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So, I had a random realization that sparse and Spartan can mean fairly similar things. E.g a sparse apartment could equally be described as a Spartan apartment.

I tried looking into this, but my search stopped with the fact that sparse comes from the Latin spargere, which means to scatter, and that Spartan, of course, comes from the Greek region of Sparta, who were known for loving austere lifestyles.

I was thinking that perhaps the Latin word spargere/sparsus may have come from Sparta, since Rome borrowed a lot of things from Greek civilization already? My guess is I'm off-base, and it's just a coincidence... But figured I'd see if anyone could determine either way more conclusively here 😁

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    This is probably a question about Latin etymology, not English.
    – Nigel J
    Nov 24, 2019 at 2:07
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    @user067531 I.e., ← Lt. ← proto-It., ← proto Indo-European *sper- "to spread, sow"
    – Kris
    Nov 24, 2019 at 7:03
  • @NigelJ In that sense, it's a question about PIE.
    – Kris
    Nov 24, 2019 at 7:04
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    As for "Sparta", The name is said to be from Greek sparte "cord made from spartos," a type of broom, from PIE spr-to-, from root sper- (2) "to turn, twist" (etymonline) -- that way, it turns out that the PIE sper does indeed lie at the root of both the words, though each comes from a different sense of the same (PIE word) sper.
    – Kris
    Nov 24, 2019 at 7:09

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It depends!

In one view, the etymologicyl root of Sparta isn't secure. So the answer to your question is maybe! But it's kind of unlikely that the spartams were named for being frugal,if you think about, and it doesn't seem as if that's what you meant. In that sense, the root of a word is what it has meant for the longest time--otherwise the root of all words would be "ook!" or "uga-uga", which is a matter of debate. Most people do not draw the comparison to "sparse", where as we lexicalize "Spartan" as a proper name without any deeper sense. I suspect that's one aspect of your question. So, you are smarter than them in this respect, but perhaps too smart, because, untill further notice, the answer has to be: No! This is in principle the extend of how far an answer has to go on ELU.


Further: @Kris' remark is notable, both words might be connected through a common root, but how big and indirect the distance is between them would be decisive for calling them related at all. So the answer is: Yes?!?. But it's far from certain.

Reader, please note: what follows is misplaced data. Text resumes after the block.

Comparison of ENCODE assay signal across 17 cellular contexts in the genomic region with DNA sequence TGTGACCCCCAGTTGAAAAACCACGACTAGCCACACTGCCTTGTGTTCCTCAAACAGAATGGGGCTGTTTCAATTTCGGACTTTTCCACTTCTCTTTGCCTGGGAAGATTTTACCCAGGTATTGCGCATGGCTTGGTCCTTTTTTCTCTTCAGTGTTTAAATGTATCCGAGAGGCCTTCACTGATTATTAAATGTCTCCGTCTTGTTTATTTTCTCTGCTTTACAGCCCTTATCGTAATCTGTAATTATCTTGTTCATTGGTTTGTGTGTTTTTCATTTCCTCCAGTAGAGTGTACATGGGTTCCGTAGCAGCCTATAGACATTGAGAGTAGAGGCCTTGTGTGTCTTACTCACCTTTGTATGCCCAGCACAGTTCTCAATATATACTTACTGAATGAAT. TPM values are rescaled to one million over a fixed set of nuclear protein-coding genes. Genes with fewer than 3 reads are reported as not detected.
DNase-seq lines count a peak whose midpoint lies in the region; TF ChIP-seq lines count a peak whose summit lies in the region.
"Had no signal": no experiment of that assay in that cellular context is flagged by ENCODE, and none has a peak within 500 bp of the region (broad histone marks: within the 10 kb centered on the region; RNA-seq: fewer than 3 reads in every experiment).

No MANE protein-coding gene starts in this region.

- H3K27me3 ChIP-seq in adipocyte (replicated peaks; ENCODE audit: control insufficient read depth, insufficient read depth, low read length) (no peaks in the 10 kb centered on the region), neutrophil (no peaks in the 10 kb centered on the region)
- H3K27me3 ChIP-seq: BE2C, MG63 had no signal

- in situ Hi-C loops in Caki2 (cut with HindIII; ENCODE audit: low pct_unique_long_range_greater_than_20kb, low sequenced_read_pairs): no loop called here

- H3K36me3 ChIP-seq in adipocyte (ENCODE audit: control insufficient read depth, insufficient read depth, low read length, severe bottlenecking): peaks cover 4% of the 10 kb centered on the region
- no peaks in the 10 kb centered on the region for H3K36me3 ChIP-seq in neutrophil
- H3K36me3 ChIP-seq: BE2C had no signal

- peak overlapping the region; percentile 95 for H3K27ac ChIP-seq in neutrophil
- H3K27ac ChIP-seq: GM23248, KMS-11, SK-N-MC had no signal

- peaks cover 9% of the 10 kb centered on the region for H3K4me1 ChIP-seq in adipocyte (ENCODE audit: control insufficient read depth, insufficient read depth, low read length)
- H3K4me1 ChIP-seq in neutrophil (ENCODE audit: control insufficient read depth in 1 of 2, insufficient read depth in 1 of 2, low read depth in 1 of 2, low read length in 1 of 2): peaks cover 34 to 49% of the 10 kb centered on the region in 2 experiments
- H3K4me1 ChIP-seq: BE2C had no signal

@vectory alleged a comparison to spared. This is indeed one semantic connotation of venerable age for Latin servus "slave", at least, and possibly for slave, if from a sense "to get the spoils of war". Even if those might not be the correct etymologies, it's not said that the ancients necessarily knew that. So, my answer is: I guess so. But I wouldn't pay it much attention. But the point is, that's quite a different sense of to spare than we would think of today.


We can say at least that -se and -ta do, obviously, I guess, not reflect the same morpheme.

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Look to the Germanic/Norse. Spare means to save up. When someone is sparsome they are thrifty. Sparse/spare, meaning few or meager, comes from that root. Spartan is a descriptor of Spartan culture, which is military severe. I used to think there was a connection between destroy and Troy, as in "make something like Troy, annihilate it." Sometimes a logical connection between similar words is only coincidental.

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  • Well, if troy was destroyed many times, the spartans are ones that were spared, and relocated to a legionary colony, hence the lack of luxury. It all makes sense! haha, good thinking!
    – vectory
    Dec 1, 2019 at 21:55
  • We may use "comments" to post our opinions. This doesn't make for an answer.
    – Kris
    Dec 3, 2019 at 11:33
  • I posted an answer, concluding, with an example, that the similarity is probably coincidental. Your previous comment seems like another answer. Why note post it as such?
    – JMR
    Dec 3, 2019 at 18:33

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